ahead.

Status quo

McKinsey's Global Managing Director Dominic Barton finds the status quo baffling.

"The issues are clear. We don't need more white papers and so forth. It's why does change not occur? And I don't know why the Japanese people put up with that," Barton said.

Hirokane believes he has the answer to Barton's question.

He says the concept of leadership in Japan is not well-defined, partly because neither Japanese top management nor political leadership is selected by direct election. That is why Japanese prime ministers are changing so frequently. He explains they are too conscious of making mistakes, so they do not take risks as they know if they err they will have to resign right away. Thus the leadership style tends to be bottom up and full of consensus-building, rather than top down.

That worked well in the last half of the 20th century when Japan managed to recover from its devastating defeat in World War II to become a global technological leader.

Needed change

Influential columnist Waichi Sekiguchi of the mass circulation Nikkei business daily says the political system that fostered the renaissance cannot work any longer.

"In the past when the economy was growing well maybe the bottom-up system worked well in this country," noted Sekiguchi. "But now technology trends or society changes very quickly so the top leader will have the new direction immediately. So that kind of new leadership is really needed in this country."

But some observers are cautious, such as Hirokane, whose award-winning comic books frequently take a critical stance on contemporary Japanese society. He and others say the Japanese people really do not want strong leaders. They recall the tragedy of the early 20th century when powerful military and political figures put Japan on a course toward disaster.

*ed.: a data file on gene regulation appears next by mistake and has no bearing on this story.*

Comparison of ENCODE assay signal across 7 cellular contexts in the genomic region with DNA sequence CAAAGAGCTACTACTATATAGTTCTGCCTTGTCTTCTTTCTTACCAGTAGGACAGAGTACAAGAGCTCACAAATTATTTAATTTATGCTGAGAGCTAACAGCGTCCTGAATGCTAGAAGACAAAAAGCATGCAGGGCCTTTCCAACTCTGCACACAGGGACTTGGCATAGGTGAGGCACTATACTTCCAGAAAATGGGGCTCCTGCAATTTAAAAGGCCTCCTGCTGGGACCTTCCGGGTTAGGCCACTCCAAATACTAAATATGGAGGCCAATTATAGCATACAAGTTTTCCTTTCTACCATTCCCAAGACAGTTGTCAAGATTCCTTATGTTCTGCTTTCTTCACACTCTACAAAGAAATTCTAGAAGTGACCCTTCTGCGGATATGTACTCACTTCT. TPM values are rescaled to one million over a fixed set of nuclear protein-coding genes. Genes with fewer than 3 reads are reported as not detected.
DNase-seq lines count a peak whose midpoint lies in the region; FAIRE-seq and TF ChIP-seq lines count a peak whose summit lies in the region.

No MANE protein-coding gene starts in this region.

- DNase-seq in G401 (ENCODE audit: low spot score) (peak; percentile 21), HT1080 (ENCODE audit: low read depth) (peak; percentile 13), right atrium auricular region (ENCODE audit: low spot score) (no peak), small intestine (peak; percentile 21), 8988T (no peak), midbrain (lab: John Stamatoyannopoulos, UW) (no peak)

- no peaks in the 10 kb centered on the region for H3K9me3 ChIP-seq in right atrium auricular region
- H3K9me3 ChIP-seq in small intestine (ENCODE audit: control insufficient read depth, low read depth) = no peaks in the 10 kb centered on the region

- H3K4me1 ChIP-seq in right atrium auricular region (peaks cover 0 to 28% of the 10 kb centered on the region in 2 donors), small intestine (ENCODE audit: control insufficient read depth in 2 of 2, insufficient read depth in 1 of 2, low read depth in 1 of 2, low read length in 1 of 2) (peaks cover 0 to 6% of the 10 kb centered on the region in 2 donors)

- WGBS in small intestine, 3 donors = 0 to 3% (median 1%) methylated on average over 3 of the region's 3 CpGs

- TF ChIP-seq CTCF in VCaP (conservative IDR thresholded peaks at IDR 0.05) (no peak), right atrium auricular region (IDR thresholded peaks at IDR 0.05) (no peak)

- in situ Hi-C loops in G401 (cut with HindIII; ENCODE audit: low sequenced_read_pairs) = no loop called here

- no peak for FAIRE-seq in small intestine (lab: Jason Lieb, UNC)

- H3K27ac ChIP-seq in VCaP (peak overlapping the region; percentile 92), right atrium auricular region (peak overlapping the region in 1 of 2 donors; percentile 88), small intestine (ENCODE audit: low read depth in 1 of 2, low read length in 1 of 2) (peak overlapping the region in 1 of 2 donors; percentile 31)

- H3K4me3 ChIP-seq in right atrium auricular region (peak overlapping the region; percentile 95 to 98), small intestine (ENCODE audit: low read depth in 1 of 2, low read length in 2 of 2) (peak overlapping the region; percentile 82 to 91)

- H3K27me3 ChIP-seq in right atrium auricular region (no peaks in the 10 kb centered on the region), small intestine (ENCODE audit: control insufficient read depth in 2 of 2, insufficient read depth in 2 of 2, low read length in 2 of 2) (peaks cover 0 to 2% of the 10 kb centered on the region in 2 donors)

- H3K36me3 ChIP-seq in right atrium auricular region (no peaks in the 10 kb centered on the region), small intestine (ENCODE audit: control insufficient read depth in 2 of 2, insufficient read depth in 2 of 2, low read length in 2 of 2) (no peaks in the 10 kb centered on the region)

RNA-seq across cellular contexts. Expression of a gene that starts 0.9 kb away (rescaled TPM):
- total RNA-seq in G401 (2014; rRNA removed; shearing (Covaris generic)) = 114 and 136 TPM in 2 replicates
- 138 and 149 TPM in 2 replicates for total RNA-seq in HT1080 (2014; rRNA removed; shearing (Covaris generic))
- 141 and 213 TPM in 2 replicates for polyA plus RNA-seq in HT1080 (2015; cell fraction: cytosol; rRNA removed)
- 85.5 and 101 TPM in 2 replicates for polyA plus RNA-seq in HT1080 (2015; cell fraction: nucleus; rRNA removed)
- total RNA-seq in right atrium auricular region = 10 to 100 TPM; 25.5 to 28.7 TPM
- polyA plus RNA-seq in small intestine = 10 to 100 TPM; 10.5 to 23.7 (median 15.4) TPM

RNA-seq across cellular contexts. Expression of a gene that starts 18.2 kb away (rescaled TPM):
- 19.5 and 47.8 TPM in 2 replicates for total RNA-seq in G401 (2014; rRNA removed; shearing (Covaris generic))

Steve Herman

A veteran journalist, Steven L Herman is the Voice of America Asia correspondent.

You May Like

EU Court Fines Poland for Hosting CIA 'Black Sites'

Ruling is first time a court has acknowledged suspects were held and tortured at the sites, under US program launched following the 9/11 terrorist attacks More

Migrant Issues Close to Home Spur Groups to Take Action

Groups placing water, food in the desert, or aiding detainees after release, have one common goal: no more deaths of migrants crossing illegally into the US More

Video At AIDS Conference, Prevention Pill Stirs Excitement

Truveda shows promise, spurring debate over access and other approaches More

This forum has been closed.
Comments
     
There are no comments in this forum. Be first and add one

Featured Videos

Your JavaScript is turned off or you have an old version of Adobe's Flash Player. Get the latest Flash player.
Treatment for Childhood Epilepsy Heats up Medical Marijuana Debatei
X
Shelley Schlender
July 24, 2014 6:43 PM
In the United States, marijuana is classed as an illegal drug by the federal government. But nearly half the states have legalized it, to some degree. Proponents say some strains of marijuana might have exceptional health benefits, for treating pain or inflammation in chronic conditions such as cancer, multiple sclerosis and epilepsy. Shelley Schlender reports on a strain of medical marijuana developed in Colorado that is reputed to reduce seizures in childhood epilepsy
Video

Video Treatment for Childhood Epilepsy Heats up Medical Marijuana Debate